While anyone can fall victim to an eating disorder, about 95 percent of those suffering from anorexia are women—and the numbers are similar for bulimia. Even more, a 2008 study found that 65 percent of American women between the ages of 25 and 45 have some form of "disordered eating," and have tried to lose weight in various ways, including taking laxatives and diet pills, forcing themselves to vomit and purging. For women, eating disorders can also be a result of coping with stress in an unhealthy way. So what are some of the long-term side effects of bulimia and anorexia?
Tooth Decay and Gum Disease: This is one of the most common side effects of bulimia. Frequent vomiting associated with bulimia causes stomach acids to come in regular contact with teeth and gums, damaging enamel and weakening teeth. This decay can affect the whole mouth, and, over time, lead to extensive dental repair and painful mouth sores.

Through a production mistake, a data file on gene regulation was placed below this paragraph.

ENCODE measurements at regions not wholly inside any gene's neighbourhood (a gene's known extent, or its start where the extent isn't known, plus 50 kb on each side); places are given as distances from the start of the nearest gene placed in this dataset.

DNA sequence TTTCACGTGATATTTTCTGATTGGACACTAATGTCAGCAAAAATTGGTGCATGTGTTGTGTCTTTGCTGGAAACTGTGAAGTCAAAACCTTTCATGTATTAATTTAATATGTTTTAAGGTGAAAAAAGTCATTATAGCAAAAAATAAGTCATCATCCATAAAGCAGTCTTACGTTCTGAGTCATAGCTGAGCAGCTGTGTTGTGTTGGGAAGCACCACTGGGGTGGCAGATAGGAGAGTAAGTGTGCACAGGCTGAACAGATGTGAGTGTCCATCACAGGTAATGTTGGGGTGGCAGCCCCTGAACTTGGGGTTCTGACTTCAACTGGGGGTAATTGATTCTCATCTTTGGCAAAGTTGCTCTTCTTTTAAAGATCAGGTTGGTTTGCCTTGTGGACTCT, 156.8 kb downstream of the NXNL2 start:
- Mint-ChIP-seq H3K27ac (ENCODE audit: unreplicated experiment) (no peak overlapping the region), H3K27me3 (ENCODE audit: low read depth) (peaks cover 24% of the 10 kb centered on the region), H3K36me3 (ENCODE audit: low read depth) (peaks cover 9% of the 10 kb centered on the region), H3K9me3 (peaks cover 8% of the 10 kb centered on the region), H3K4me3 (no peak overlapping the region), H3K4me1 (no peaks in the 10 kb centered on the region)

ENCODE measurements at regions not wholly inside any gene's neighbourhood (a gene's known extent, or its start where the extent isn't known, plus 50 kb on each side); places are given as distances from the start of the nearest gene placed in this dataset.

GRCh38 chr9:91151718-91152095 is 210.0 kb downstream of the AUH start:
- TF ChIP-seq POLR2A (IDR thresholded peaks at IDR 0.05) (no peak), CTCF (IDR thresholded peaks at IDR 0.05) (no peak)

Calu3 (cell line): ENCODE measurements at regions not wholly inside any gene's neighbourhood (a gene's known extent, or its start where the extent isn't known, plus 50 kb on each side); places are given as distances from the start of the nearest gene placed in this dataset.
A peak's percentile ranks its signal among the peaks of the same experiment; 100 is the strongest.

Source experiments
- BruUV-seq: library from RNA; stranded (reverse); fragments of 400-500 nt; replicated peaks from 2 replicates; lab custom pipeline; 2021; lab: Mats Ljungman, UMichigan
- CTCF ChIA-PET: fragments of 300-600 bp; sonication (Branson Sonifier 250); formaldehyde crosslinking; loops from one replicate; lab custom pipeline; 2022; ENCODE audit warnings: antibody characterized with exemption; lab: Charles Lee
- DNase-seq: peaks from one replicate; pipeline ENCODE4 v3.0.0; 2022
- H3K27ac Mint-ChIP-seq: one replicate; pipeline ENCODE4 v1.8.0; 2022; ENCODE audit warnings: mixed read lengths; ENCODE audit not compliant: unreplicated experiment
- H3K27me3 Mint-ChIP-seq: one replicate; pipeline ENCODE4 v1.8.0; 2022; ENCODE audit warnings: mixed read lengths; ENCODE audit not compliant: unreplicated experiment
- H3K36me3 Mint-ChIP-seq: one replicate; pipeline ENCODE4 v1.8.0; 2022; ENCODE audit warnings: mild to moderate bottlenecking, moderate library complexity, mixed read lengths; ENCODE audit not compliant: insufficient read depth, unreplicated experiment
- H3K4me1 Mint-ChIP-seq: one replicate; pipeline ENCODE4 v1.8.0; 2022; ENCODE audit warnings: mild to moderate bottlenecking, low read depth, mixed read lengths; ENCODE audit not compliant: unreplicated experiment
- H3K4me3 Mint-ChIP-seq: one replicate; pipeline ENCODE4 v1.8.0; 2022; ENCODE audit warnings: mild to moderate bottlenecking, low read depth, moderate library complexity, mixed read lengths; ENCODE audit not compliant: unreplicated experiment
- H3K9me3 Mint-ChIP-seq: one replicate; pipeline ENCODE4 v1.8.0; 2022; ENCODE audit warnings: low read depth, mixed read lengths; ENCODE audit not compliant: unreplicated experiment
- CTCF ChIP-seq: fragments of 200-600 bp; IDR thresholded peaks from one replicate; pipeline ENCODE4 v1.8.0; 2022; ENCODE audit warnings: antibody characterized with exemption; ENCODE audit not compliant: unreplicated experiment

Heart Disease: Even after recovering from an eating disorder, women can suffer from heart disease and/or a heart failure. Like other muscles, the heart relies on protein to function properly, and becomes weaker if stressed with trying to function without proper nutrition. The physical stress of an eating disorder wears on every part of the body—and this vital muscle is no exception. Unfortunately, some people who suffer from eating disorders weaken the heart to the point of a heart attack, even at a young age.